Festival

In these turbulent times, the new dates for the Olhão International Festival of Film and Literature look set to be at the height of summer - July 15th to 21st - so, to make a virtue of necessity we will be back with more outdoor activities. Thanks, especially, to the Algarve’s splendid summer evenings, many of the films in the international competition will be screened outdoors in the patio of República 14 which, for many years, has been our customary venue for open-air cinema. In essence, the festival program remains the same: the international competition; a retrospective - this time of the director Albert Serra; and the film cycle of a guest country, which for this edition is Italy. However, some activities have had to be cancelled because given the circumstances, we believe we cannot guarantee the safety and well-being of the artists and participants. One example being the Staged Reading organised by Rogério de Carvalho, based on a script written by Tiago Hespanha in Olhão. This will go ahead with all due fanfare, together with other activities, in a future edition.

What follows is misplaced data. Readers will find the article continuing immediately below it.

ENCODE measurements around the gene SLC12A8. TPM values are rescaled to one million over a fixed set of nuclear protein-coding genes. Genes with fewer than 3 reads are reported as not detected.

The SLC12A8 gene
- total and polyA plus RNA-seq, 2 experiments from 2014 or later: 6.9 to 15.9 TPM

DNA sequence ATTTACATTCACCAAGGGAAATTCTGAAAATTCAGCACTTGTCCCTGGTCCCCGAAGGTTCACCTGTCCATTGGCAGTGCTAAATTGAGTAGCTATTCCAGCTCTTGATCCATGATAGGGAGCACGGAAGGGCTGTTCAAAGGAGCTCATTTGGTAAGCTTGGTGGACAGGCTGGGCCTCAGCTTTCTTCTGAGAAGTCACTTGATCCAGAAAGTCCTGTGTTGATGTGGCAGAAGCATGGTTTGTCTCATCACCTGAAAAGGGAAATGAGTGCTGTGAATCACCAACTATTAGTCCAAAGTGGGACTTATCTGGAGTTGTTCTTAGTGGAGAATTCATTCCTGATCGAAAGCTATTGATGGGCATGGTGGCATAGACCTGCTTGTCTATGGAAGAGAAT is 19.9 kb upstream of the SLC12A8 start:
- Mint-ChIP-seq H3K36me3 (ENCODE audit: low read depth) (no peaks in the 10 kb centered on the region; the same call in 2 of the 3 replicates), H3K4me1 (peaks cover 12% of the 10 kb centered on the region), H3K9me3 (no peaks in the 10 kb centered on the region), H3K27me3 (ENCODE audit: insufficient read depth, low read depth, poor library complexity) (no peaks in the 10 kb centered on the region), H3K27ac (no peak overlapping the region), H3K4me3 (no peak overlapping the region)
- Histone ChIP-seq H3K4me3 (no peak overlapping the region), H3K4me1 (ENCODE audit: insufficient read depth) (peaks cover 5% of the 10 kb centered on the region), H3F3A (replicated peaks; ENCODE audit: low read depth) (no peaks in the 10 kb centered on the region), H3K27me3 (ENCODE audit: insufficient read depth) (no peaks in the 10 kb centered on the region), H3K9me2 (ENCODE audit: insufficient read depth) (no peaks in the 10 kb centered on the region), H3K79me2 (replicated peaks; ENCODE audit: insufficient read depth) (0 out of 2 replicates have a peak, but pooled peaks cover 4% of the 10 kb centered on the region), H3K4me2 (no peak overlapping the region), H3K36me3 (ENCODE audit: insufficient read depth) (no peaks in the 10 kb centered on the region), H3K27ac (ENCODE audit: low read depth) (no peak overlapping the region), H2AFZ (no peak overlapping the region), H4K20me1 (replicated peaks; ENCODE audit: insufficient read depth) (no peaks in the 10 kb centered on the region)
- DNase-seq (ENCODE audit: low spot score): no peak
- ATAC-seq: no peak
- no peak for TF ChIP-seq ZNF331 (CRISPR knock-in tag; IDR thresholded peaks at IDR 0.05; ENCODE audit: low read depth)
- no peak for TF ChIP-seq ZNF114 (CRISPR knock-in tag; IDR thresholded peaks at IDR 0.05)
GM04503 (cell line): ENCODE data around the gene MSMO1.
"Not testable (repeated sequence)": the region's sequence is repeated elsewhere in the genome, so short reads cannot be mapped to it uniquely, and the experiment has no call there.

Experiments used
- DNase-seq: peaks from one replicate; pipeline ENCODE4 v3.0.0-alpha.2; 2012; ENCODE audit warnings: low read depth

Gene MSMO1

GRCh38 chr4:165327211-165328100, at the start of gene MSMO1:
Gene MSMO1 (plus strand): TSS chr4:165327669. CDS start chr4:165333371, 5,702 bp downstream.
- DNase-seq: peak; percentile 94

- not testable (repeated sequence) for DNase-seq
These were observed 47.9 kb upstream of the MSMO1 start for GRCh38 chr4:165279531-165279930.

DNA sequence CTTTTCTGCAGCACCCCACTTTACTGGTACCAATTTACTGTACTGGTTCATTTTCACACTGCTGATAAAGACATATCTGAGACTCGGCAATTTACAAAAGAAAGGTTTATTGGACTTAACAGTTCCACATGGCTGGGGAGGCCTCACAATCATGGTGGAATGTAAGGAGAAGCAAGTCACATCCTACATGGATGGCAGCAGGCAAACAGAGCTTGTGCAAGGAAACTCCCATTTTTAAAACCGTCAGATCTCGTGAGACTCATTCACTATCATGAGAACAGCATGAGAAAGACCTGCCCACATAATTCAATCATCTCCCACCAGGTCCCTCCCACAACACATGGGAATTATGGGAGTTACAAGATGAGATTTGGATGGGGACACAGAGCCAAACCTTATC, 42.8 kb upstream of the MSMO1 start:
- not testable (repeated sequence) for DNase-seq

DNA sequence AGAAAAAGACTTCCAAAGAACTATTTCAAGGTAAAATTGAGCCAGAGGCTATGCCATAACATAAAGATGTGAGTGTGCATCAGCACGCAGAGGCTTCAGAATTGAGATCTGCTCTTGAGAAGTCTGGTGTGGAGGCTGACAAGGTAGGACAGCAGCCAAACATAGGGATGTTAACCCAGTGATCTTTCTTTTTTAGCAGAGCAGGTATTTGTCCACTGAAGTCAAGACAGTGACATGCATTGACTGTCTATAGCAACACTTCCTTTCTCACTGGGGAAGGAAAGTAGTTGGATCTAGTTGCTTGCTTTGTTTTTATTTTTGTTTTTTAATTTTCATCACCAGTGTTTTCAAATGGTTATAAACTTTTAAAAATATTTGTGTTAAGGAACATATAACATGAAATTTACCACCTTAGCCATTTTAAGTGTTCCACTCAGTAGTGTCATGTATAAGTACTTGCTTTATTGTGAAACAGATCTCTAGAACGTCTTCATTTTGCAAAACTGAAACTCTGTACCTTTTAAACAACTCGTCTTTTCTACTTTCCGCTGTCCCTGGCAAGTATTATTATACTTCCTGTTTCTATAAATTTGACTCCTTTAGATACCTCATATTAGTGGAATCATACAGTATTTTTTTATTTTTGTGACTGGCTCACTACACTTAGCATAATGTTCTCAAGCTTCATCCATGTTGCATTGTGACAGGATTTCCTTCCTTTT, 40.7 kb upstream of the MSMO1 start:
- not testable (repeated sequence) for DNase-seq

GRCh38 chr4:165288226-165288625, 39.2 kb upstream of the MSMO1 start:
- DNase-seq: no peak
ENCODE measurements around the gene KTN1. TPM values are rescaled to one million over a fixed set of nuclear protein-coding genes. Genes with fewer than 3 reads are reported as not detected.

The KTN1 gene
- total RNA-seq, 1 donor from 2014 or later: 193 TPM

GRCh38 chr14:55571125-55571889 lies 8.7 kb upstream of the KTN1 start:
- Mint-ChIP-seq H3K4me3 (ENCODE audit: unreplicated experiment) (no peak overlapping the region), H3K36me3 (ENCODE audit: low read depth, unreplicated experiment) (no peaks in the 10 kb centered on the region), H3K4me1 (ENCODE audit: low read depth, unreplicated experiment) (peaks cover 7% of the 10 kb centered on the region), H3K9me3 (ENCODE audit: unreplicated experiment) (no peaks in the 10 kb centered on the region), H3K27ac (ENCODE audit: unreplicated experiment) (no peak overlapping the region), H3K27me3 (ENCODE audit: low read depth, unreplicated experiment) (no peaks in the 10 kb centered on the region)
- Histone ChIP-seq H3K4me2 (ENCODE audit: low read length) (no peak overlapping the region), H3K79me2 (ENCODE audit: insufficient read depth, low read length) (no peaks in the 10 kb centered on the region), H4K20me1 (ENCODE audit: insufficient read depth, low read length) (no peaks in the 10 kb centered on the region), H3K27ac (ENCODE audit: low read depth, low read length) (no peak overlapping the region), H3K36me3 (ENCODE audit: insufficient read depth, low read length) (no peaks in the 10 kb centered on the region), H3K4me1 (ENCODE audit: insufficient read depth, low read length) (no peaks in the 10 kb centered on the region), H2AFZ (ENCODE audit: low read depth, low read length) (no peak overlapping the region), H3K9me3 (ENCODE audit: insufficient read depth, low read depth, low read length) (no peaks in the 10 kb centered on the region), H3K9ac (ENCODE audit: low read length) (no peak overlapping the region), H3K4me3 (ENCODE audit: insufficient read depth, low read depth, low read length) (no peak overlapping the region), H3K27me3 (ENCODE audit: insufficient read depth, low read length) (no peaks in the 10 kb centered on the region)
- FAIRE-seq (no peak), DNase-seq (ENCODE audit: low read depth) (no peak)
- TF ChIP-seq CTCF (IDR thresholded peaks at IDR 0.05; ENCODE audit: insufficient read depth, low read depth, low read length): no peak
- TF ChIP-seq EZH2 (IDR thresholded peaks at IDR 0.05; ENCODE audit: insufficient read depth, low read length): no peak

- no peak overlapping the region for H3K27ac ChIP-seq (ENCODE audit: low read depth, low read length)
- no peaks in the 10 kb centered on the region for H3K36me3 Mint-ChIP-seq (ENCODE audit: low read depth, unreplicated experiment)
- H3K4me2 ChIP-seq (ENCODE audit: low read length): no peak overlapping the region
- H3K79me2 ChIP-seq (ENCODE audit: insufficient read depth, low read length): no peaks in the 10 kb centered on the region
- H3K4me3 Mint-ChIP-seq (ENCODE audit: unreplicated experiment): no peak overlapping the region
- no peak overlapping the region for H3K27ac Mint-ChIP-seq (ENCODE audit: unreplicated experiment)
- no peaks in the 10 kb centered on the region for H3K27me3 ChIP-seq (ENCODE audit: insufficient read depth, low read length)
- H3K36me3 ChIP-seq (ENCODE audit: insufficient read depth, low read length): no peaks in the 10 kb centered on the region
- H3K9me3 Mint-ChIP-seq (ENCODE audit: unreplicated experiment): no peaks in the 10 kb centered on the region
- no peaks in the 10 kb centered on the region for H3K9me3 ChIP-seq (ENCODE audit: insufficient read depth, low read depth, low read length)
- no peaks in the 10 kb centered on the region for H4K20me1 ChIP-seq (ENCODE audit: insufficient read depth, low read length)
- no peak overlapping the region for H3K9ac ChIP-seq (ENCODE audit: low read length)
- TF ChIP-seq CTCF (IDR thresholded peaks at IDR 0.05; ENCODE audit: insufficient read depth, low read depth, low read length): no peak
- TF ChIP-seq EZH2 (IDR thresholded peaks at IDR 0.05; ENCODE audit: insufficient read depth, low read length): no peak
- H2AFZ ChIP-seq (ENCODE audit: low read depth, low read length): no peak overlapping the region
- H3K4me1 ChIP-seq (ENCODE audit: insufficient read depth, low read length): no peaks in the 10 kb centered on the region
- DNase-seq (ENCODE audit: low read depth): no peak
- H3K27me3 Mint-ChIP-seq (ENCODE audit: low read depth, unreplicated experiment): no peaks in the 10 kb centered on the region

With regard to the film program, the Tropical Gothic cycle that explores unrest and ghosts will also be postponed. We contend that in Gothic, the horror extends into the present as the aesthetic concern of a disturbing past and present and yet, paradoxically, it is too current to be comfortable or interesting. We believe that even with the aid of Minerva, we shall have to wait some time before we can speak about that disturbing past and this still elusive present.

 

EDITORIAL

 

The Olhão International Festival of Film and Literature returns for its second edition, with more surprising connections between cinema and literature and with a programme featuring everything from documentaries to fiction films, as well as animation.